Long before the privately owned Museum of the Bible opened near the U.S. Capitol in 2017, there were published doubts about the authenticity of its 16 papyrus fragments supposedly from the Dead Sea Scrolls.
First, they were, in the terms of curatorial specialists, “nonprovenanced,” other than the “guarantees” made by those who had sold the fragments to the Green family, the billionaire founders of the Hobby Lobby craft stores.
Also, they had some indications of them being forgeries, including, to use another curatorial term, there were “paleographic anomalies.” Scholars compared the museum’s fragments with the texts of the 100,000 real pieces of the Dead Sea Scrolls first discovered in the Qumran Caves in 1947, which reside at the Shrine of the Book in Israel. The scrolls, considered the basis of the Hebrew Bible, date from approximately from around 250 B.C. up to A.D. 70.
The purchased fragments, bought by Steve Green, the museum’s chairman, for an undisclosed amount, were the prized center of the museum’s fourth-floor exhibit on the development of the Bible from ancient texts. They raised questions from the start because they were part of what were known as the “post-2002” snippets artifact dealers began to offer at that time.
In simpler terms, too good to be true, however fascinating and powerful they appeared.
In 2018, the museum announced that after five fragments had been tested at Germany’s Federal Institute for Materials Research, the pieces were likely forgeries.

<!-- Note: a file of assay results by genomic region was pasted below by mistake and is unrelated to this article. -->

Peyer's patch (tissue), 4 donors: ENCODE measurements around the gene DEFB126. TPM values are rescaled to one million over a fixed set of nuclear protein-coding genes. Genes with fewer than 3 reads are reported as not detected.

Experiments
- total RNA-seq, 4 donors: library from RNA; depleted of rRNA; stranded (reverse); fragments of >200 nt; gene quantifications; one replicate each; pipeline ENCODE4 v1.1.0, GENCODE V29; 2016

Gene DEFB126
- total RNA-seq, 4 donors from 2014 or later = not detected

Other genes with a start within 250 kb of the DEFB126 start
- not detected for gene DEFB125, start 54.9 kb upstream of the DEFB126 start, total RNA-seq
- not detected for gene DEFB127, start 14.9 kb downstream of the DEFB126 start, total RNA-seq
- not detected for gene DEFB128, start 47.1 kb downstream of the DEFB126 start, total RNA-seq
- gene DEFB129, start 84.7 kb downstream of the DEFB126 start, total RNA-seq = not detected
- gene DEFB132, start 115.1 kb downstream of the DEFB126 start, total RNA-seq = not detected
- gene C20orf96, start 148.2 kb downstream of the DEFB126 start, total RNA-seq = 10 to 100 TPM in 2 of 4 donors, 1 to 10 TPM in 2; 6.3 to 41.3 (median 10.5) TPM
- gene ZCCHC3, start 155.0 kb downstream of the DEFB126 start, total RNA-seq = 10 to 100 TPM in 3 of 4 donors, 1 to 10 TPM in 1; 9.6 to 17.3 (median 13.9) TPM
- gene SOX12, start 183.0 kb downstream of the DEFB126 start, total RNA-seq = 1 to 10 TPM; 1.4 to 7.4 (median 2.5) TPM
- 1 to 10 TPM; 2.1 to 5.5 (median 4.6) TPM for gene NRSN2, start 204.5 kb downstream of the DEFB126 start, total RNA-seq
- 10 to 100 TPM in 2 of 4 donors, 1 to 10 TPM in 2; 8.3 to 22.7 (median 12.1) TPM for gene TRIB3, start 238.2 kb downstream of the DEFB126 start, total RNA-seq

On March 11 of this year, the museum confirmed the fakery of all of them. Independent researchers concluded, in a report that spans more than 200 pages, that the fragments were probably made of ancient Roman leather — from sandals — artificially aged even more with chemicals, with the script added in the 20th century.
Art Fraud Insights investigator Colette Loll concluded: “These fragments were manipulated with the intent to deceive.”
The Green family has only been collecting biblical artifacts since 2009, and now has more than 40,000. The matter of the fragments is the second time the museum has found controversy with efforts to display the history of religious faith.
In 2017, the family paid a $3 million settlement after a Justice Department investigation found that 3,500 artifacts bought in 2010 had been stolen from Iraq. The Green family returned the artifacts, and five Jerusalem-based Palestinian dealers were arrested and charged with tax evasion.
These developments could foster cynicism about the museum among its visitors, who pay between $9 and $25 for admission.
But that’s not the right conclusion, Mark Giszczak, an associate professor of sacred Scripture at the Augustine Institute in Greenwood Village, Colorado, told Catholic News Service.
Don’t let a few inauthentic objects make you cynical about authentic faith, he advised. The need for such artifacts, after all, will always be there.
“I think from a Catholic devotional perspective, it’s very important for us to have physical contact with the objects of our faith,” he said.
The museum has had a Vatican connection from its inception, announcing its founding at the Vatican Embassy in Washington in 2011. Exhibits including holdings from the Vatican Museum and Library.
In looking at ancient documents, Giszczak said, museum visitors seek “to get as close as possible to that moment of revelation.”
“That’s why people make Holy Land pilgrimages. Many make great sacrifices to experience what the disciples would have experienced. We come to a deeper appreciation of the reality of our faith. It’s very, very real,” he told CNS.
“Any way we can find a connection with God, the more we’ll feel attracted and drawn through these objects. The hunger that we have to see the real thing will never go away.”